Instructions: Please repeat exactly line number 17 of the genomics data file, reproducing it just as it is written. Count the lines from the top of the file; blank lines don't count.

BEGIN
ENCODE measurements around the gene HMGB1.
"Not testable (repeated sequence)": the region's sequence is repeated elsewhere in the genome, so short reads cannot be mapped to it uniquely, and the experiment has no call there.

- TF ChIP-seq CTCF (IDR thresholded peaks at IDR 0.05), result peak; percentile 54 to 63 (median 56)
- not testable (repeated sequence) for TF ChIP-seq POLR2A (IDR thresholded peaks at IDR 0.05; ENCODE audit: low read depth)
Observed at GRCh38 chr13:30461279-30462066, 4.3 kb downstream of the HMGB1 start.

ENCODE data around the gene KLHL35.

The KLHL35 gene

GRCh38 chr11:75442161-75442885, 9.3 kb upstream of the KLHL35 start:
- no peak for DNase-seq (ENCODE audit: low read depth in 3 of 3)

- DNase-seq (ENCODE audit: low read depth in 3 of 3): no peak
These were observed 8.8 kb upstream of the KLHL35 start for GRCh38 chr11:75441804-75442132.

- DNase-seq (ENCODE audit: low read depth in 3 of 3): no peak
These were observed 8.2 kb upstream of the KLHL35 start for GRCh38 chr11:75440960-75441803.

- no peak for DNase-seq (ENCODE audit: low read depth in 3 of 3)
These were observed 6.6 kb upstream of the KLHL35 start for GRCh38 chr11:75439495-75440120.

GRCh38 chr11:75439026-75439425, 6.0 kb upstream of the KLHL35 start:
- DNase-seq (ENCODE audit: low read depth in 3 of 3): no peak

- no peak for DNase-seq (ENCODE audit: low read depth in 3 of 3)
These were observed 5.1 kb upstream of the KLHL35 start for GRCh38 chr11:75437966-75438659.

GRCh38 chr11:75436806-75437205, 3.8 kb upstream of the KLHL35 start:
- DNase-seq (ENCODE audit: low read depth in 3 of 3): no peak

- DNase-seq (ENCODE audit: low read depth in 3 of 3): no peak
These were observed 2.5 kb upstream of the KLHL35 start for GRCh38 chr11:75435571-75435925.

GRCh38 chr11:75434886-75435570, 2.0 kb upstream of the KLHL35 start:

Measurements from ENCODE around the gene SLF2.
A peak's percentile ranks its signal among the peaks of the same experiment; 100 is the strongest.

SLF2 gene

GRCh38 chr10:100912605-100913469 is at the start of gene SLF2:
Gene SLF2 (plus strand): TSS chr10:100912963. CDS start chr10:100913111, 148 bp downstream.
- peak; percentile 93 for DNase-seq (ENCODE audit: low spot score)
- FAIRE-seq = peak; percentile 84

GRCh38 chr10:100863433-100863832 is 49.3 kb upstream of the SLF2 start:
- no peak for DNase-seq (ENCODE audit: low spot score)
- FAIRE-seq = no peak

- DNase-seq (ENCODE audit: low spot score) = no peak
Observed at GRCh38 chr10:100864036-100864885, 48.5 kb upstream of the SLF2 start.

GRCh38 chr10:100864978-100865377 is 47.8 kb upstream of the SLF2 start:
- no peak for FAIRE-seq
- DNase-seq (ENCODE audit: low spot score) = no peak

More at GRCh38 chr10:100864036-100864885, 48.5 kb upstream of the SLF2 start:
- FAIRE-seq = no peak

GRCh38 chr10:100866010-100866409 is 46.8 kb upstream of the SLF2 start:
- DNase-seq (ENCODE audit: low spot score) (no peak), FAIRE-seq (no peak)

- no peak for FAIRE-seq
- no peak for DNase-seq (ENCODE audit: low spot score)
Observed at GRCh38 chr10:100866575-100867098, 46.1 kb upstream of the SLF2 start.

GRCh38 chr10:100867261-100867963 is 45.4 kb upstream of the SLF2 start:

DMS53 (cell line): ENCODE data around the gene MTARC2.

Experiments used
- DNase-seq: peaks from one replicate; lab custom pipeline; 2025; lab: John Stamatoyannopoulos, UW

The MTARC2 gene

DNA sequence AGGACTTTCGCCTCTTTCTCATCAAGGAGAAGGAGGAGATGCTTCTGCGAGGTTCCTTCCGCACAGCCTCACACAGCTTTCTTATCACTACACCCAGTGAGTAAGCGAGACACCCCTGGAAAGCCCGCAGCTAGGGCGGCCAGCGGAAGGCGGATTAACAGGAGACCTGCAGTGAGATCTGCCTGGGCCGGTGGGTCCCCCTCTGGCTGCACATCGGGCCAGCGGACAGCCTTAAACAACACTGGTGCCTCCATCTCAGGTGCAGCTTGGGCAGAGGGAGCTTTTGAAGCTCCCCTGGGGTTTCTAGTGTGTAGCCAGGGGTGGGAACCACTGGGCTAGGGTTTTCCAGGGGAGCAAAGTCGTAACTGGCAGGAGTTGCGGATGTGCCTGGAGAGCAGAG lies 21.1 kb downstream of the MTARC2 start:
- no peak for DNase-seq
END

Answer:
- DNase-seq (ENCODE audit: low read depth in 3 of 3): no peak